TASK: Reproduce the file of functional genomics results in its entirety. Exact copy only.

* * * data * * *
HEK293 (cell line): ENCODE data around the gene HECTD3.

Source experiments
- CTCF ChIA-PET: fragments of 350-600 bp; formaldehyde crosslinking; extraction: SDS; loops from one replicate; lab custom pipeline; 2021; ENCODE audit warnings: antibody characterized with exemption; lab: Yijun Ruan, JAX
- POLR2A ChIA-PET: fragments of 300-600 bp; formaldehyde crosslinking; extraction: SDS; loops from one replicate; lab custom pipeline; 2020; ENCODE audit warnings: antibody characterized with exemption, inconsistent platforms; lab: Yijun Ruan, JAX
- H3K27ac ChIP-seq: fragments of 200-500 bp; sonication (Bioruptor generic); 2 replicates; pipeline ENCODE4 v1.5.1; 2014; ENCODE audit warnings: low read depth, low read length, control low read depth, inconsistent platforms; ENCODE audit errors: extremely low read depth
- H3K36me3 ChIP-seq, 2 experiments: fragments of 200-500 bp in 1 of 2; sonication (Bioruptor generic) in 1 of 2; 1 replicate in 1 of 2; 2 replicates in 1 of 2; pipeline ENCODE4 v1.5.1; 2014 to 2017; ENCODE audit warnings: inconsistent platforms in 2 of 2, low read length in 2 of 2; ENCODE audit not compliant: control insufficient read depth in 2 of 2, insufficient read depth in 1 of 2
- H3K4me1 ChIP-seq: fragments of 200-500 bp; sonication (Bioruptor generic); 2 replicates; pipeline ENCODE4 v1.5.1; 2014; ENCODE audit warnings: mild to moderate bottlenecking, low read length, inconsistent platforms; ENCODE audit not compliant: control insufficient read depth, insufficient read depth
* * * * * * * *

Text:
HEK293 (cell line): ENCODE data around the gene HECTD3.

Source experiments
- CTCF ChIA-PET: fragments of 350-600 bp; formaldehyde crosslinking; extraction: SDS; loops from one replicate; lab custom pipeline; 2021; ENCODE audit warnings: antibody characterized with exemption; lab: Yijun Ruan, JAX
- POLR2A ChIA-PET: fragments of 300-600 bp; formaldehyde crosslinking; extraction: SDS; loops from one replicate; lab custom pipeline; 2020; ENCODE audit warnings: antibody characterized with exemption, inconsistent platforms; lab: Yijun Ruan, JAX
- H3K27ac ChIP-seq: fragments of 200-500 bp; sonication (Bioruptor generic); 2 replicates; pipeline ENCODE4 v1.5.1; 2014; ENCODE audit warnings: low read depth, low read length, control low read depth, inconsistent platforms; ENCODE audit errors: extremely low read depth
- H3K36me3 ChIP-seq, 2 experiments: fragments of 200-500 bp in 1 of 2; sonication (Bioruptor generic) in 1 of 2; 1 replicate in 1 of 2; 2 replicates in 1 of 2; pipeline ENCODE4 v1.5.1; 2014 to 2017; ENCODE audit warnings: inconsistent platforms in 2 of 2, low read length in 2 of 2; ENCODE audit not compliant: control insufficient read depth in 2 of 2, insufficient read depth in 1 of 2
- H3K4me1 ChIP-seq: fragments of 200-500 bp; sonication (Bioruptor generic); 2 replicates; pipeline ENCODE4 v1.5.1; 2014; ENCODE audit warnings: mild to moderate bottlenecking, low read length, inconsistent platforms; ENCODE audit not compliant: control insufficient read depth, insufficient read depth